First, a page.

Workshop 7-9 March
Increasing population pressure in the cities of the Global South is leading to escalating conflicts over space, resources and belonging. In many cases formal urban planning under the aegis of urban planners and state officials clashes with the visions and practical solutions that are worked out by populations living in, for example, slums.
The conference and symposium which together constitute Urbanity Week to be held in Uppsala 7th – 9th March, will bring international researchers together to discuss these major challenges facing the worlds growing urban areas. Among the participants is the renowned American anthropologist James Holston (Berkeley University, California) who, in the context of the strategies of the poor to attain their ‘right to the city’, minted the evocative term ‘insurgent cities’.
– ”Insurgent cities” is about the strategies and tactics employed by subaltern groups to claim more deeply anchored rights to the city, especially when confronting problems pertaining to land rights, state regulation and state violence, says researcher Andrew Byerley at the Nordic Africa Institute.
Three key areas will be covered during Urbanity Week: Urban visioning, New claims on land and space, Informality and citizenship.
–”Urban visioning ” refers to strategies employed by urban managers to guide urban development towards a preconceived idea or model of the good city. In the past state institutions have been dominant in this respect, but today public-private partnerships have become increasingly common, especially in profiling and marketing cities as attractive for capital, tourism and ‘desirable’ inhabitants. This is a situation which is often seen as a threat to the alternative urban visions of marginal groups, says Andrew Byerley.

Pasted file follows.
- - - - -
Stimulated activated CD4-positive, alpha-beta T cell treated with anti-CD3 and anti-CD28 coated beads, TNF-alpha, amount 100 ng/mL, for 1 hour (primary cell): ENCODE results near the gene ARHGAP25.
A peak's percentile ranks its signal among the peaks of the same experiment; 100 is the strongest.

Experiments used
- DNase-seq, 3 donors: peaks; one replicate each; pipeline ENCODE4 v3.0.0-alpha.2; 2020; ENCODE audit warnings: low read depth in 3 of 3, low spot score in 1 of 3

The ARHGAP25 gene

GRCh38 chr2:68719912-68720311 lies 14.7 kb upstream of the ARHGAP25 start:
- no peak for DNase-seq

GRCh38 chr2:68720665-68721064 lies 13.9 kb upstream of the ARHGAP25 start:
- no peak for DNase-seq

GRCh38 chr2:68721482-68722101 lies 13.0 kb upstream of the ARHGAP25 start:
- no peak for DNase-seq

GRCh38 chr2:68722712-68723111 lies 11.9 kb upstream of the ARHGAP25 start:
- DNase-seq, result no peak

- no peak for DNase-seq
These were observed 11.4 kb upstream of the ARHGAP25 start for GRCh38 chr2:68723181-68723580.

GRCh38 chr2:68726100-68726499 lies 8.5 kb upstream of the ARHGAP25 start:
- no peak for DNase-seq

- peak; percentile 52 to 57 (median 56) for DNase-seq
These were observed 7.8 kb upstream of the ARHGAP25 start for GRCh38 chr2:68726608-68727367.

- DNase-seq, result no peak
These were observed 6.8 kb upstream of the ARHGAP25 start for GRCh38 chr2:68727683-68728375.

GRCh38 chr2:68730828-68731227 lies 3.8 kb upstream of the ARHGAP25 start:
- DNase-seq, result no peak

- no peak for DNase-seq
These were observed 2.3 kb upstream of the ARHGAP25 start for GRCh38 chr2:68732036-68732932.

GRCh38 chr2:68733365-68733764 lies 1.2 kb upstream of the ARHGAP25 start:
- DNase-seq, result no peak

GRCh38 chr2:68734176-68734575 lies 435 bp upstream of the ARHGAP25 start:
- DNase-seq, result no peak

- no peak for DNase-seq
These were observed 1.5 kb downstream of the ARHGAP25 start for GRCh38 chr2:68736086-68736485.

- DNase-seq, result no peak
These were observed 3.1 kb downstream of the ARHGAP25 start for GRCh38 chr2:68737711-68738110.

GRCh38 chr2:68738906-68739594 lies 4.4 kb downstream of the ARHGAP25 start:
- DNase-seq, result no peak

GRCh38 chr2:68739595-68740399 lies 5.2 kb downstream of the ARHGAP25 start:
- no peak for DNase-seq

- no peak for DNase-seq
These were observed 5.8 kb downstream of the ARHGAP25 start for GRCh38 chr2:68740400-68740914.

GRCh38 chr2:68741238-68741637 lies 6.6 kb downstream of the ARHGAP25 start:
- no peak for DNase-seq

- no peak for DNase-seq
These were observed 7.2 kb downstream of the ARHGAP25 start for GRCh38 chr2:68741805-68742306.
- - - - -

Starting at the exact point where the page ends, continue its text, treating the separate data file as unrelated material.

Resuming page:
– ”New claims on land and space” is an umbrella term which encompasses both new forms of pressure on urban land (re-development, gentrification, gated communities, land speculation and land grabbing) and new constellations of organised claims from ‘below’.
– Informality and citizenship looks into the manner in which, for example, disadvantaged urban groups who rely on informal practices for survival are often managed through stereotyping, victimization and criminalization. At the same time, elite groups may seek to protect other informal activities in which they have some vested interests. These complexities are manifested in ever shifting contours of who is seen as having the right to inhabit the city.
Urbanity Week is organised by the Nordic Africa Institute, DevNet (the Development Research Network on Nature, Poverty and Power), the Department of Cultural Anthropology and Ethnology at Uppsala University, and the Department of Human Geography at Stockholm University.